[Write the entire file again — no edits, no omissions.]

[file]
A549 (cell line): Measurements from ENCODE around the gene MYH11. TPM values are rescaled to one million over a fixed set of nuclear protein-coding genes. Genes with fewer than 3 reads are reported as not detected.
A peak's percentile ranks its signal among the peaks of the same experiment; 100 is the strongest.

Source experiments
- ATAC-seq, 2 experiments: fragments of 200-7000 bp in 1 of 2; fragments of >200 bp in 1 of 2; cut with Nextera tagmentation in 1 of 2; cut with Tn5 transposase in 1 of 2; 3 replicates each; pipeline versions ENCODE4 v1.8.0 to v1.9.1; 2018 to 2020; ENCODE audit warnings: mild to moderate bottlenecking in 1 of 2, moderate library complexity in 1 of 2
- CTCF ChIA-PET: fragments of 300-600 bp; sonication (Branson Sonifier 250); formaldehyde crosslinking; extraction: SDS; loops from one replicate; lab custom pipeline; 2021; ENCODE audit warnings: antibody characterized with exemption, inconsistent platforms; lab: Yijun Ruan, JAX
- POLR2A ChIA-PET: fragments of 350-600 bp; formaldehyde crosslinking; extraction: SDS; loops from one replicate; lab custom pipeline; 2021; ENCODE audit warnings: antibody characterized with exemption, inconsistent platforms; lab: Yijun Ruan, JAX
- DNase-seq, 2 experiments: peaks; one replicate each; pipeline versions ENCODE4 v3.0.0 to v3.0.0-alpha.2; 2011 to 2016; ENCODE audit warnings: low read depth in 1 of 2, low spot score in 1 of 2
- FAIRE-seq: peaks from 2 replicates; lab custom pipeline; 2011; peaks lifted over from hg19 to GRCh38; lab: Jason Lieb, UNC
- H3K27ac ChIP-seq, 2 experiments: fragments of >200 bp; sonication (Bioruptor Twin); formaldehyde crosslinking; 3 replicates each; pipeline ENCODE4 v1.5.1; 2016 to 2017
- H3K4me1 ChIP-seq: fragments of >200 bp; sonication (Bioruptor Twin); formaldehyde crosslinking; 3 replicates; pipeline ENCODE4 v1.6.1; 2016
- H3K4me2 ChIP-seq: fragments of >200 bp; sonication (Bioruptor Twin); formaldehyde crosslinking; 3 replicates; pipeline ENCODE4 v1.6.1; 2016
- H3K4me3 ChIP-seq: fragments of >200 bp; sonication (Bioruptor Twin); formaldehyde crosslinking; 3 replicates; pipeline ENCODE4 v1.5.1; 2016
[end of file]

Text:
A549 (cell line): Measurements from ENCODE around the gene MYH11. TPM values are rescaled to one million over a fixed set of nuclear protein-coding genes. Genes with fewer than 3 reads are reported as not detected.
A peak's percentile ranks its signal among the peaks of the same experiment; 100 is the strongest.

Source experiments
- ATAC-seq, 2 experiments: fragments of 200-7000 bp in 1 of 2; fragments of >200 bp in 1 of 2; cut with Nextera tagmentation in 1 of 2; cut with Tn5 transposase in 1 of 2; 3 replicates each; pipeline versions ENCODE4 v1.8.0 to v1.9.1; 2018 to 2020; ENCODE audit warnings: mild to moderate bottlenecking in 1 of 2, moderate library complexity in 1 of 2
- CTCF ChIA-PET: fragments of 300-600 bp; sonication (Branson Sonifier 250); formaldehyde crosslinking; extraction: SDS; loops from one replicate; lab custom pipeline; 2021; ENCODE audit warnings: antibody characterized with exemption, inconsistent platforms; lab: Yijun Ruan, JAX
- POLR2A ChIA-PET: fragments of 350-600 bp; formaldehyde crosslinking; extraction: SDS; loops from one replicate; lab custom pipeline; 2021; ENCODE audit warnings: antibody characterized with exemption, inconsistent platforms; lab: Yijun Ruan, JAX
- DNase-seq, 2 experiments: peaks; one replicate each; pipeline versions ENCODE4 v3.0.0 to v3.0.0-alpha.2; 2011 to 2016; ENCODE audit warnings: low read depth in 1 of 2, low spot score in 1 of 2
- FAIRE-seq: peaks from 2 replicates; lab custom pipeline; 2011; peaks lifted over from hg19 to GRCh38; lab: Jason Lieb, UNC
- H3K27ac ChIP-seq, 2 experiments: fragments of >200 bp; sonication (Bioruptor Twin); formaldehyde crosslinking; 3 replicates each; pipeline ENCODE4 v1.5.1; 2016 to 2017
- H3K4me1 ChIP-seq: fragments of >200 bp; sonication (Bioruptor Twin); formaldehyde crosslinking; 3 replicates; pipeline ENCODE4 v1.6.1; 2016
- H3K4me2 ChIP-seq: fragments of >200 bp; sonication (Bioruptor Twin); formaldehyde crosslinking; 3 replicates; pipeline ENCODE4 v1.6.1; 2016
- H3K4me3 ChIP-seq: fragments of >200 bp; sonication (Bioruptor Twin); formaldehyde crosslinking; 3 replicates; pipeline ENCODE4 v1.5.1; 2016